Effective Use Of Financial Ratios To Keep Your Eye On Your Business.
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Business owners typically have more items on their task lists than time in the day to complete them. A normal problem for most, but for business owners with a growing operation, the business of their lives can present a myriad of problems, one of the most catastrophic being fraud.
The typical evolution of a business is one where the operation eventually secures clientele or sales to keep everyone busy. Then business increases to the point where everyone is working at 100% capacity, and then additional work comes in after that, requiring additional staffing and resources to facilitate increased production. The business is now playing catch-up with it’s evolution; it’s unprepared and operating in reaction mode rather than action mode.
If not handled effectively, the business becomes an Albatross around the owner’s neck, and it takes substantial discipline to organize the facets of the business so that it becomes a smoothly run operation, ready to provide optimal customer service and a place that attracts qualified, talented staff.
Many business owners can’t reverse the ship when confronted with a business that is out of control like this. Comments like “this business owns me”, “I didn’t plan on working this hard when I started this”, or “It’s not supposed to be like this” surface, and owners without outside help and encouragement are unable to free themselves from what they perceive to be a self-made prison.
In the next series of articles, we will discuss ways to methodically transform businesses that have outgrown their small level feel and existence to larger-scale operation. All of the 4 main areas of the business: Marketing, Operations, Finance, and Administration, must undertake a formal development phase to facilitate future growth; Human Resources takes on a new meaning; gone is the mom-and-pop feel where the owner comes and goes; the reality is now formal processes to keep procedures and processes organized so that production quotas can be met.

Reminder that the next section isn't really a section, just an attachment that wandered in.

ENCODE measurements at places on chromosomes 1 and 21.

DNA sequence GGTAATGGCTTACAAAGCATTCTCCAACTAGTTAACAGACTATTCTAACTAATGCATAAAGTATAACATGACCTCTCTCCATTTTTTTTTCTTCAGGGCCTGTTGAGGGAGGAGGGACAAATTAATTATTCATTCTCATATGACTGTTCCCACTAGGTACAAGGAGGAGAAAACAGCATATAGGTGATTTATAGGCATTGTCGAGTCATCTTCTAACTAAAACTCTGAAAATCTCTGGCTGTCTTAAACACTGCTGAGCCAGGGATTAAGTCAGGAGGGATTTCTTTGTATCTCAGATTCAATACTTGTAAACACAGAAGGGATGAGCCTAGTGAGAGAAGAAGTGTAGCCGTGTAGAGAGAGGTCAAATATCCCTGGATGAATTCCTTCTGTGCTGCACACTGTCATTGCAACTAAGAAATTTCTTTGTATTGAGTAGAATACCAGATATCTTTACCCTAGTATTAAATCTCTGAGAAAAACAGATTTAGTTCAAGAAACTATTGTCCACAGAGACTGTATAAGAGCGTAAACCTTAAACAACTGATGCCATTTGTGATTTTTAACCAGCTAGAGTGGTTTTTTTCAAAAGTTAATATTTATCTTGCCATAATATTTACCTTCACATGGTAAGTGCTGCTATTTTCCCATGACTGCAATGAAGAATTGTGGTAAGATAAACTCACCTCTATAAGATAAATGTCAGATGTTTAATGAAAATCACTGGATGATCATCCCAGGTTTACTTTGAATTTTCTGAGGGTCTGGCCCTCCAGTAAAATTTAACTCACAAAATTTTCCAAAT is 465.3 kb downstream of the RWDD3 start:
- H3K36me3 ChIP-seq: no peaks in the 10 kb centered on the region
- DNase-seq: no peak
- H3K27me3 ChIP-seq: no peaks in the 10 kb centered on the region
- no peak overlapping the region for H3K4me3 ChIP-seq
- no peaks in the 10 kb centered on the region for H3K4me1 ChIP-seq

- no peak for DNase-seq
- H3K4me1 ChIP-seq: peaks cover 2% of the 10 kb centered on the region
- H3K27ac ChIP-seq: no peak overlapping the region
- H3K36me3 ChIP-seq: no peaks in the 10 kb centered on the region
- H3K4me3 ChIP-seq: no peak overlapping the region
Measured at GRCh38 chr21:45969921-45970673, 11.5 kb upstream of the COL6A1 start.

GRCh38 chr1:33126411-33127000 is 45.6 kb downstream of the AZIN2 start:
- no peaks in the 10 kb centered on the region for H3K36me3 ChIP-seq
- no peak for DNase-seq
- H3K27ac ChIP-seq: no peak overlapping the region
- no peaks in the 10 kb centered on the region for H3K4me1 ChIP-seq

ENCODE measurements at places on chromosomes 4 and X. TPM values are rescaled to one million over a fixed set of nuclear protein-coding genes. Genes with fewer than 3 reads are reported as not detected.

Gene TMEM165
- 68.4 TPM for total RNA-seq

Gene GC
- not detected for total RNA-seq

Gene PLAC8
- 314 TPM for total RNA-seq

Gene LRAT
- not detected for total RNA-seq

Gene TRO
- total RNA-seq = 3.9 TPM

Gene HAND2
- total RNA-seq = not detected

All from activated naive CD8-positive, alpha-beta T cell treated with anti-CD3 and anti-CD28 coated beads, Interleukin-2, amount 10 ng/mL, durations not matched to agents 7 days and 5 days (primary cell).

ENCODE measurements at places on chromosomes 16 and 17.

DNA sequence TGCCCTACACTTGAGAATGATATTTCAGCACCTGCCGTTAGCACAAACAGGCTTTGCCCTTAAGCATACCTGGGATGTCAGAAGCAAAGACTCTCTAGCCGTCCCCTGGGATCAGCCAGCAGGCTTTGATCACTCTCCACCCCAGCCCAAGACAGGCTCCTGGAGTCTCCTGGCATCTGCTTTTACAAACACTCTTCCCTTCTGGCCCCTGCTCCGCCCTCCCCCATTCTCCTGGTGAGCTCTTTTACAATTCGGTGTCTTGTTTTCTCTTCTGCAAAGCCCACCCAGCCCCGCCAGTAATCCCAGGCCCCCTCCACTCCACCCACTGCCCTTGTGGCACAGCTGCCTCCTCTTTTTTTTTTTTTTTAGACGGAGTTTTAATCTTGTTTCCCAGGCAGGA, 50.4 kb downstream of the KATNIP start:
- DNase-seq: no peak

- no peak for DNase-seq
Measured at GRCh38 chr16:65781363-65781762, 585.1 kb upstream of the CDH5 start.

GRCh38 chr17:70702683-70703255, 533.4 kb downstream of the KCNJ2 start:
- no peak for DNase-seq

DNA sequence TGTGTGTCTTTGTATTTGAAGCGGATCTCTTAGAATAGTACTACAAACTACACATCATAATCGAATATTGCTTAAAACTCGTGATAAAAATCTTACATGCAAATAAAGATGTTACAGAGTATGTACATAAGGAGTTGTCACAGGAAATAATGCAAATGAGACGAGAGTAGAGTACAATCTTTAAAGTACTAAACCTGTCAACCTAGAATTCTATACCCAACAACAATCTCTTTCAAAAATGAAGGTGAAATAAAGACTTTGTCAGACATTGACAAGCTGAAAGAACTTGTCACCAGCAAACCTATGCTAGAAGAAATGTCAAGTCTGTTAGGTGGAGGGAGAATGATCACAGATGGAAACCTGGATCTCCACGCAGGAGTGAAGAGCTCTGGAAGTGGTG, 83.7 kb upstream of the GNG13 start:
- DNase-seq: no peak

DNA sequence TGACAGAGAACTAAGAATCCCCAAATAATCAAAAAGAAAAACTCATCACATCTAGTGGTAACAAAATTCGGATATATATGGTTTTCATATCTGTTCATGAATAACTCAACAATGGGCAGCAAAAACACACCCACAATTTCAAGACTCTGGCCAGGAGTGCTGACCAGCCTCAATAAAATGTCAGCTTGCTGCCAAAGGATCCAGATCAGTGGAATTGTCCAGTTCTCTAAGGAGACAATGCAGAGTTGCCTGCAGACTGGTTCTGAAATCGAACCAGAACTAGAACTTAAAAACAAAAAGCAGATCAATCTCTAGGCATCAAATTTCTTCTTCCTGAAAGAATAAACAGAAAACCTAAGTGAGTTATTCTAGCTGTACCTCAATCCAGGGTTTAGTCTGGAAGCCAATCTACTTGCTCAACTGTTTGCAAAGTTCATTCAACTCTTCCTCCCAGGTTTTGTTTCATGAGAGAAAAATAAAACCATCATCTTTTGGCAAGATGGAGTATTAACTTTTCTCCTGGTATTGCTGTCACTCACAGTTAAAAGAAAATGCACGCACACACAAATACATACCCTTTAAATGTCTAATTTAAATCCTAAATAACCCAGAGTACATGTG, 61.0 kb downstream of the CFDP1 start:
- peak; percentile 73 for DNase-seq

Internal audit procedures need to be created and implemented to ensure minimization, if not complete eradication of fraud, which becomes a leading concern when businesses evolve, grow, and take on a larger operational footprint.
When the business is growing, and the owner is wearing many hats in the hope of one day getting organized, getting processes and procedures and proper staff in place, and scaling back in order to breathe, what seems to get lost in all the business is cash-flow.
The proverbial oxygen of any business, cash is at it’s most exposed in businesses at this stage in their development, and in most cases businesses at this point become sieves for the leakage of cash, since no safety nets are installed to prevent it’s illegal escape.
Cash can disappear in many ways; unethical staff can take it away outright, procedures (manufacturing or otherwise) can become sloppy due to lax or non-existent technical requirements, wastage in manufacturing businesses can slowly leech out cash via sloppy processes, and the list goes on. What is needed is disciplined, well-defined, and monitored internal audit procedures to measure, assess, and quantify operational procedures and processes to prevent fraud and facilitate the ethical and professional methods of operation that the owner always envisaged the business to abide by.
This article is the first on a series dedicated to internal audit procedures. This first one, however, deals with the owner’s high-level- 50,000 foot analysis of the business’s cash, assets and liabilities by utilizing ratios.
Financial and operational ratios are a great way to quickly assess the pulse of the business and identify areas requiring the owner’s time resources. A logical starting point for owner’s who have limited time to commit to this activity, yet understand the necessity of spending time on it, can start with the following series of ratios, identified as the PALLR sequence of ratio analysis:
This sequence of ratio analysis takes no longer than 5 minutes to complete, and along with a cursory review of the bank statement balance(s), can provide the business owner with a quick yet comprehensive high level analysis of the health of the business and easily highlight potential areas of concern that can be addressed to prevent further, more critical problems.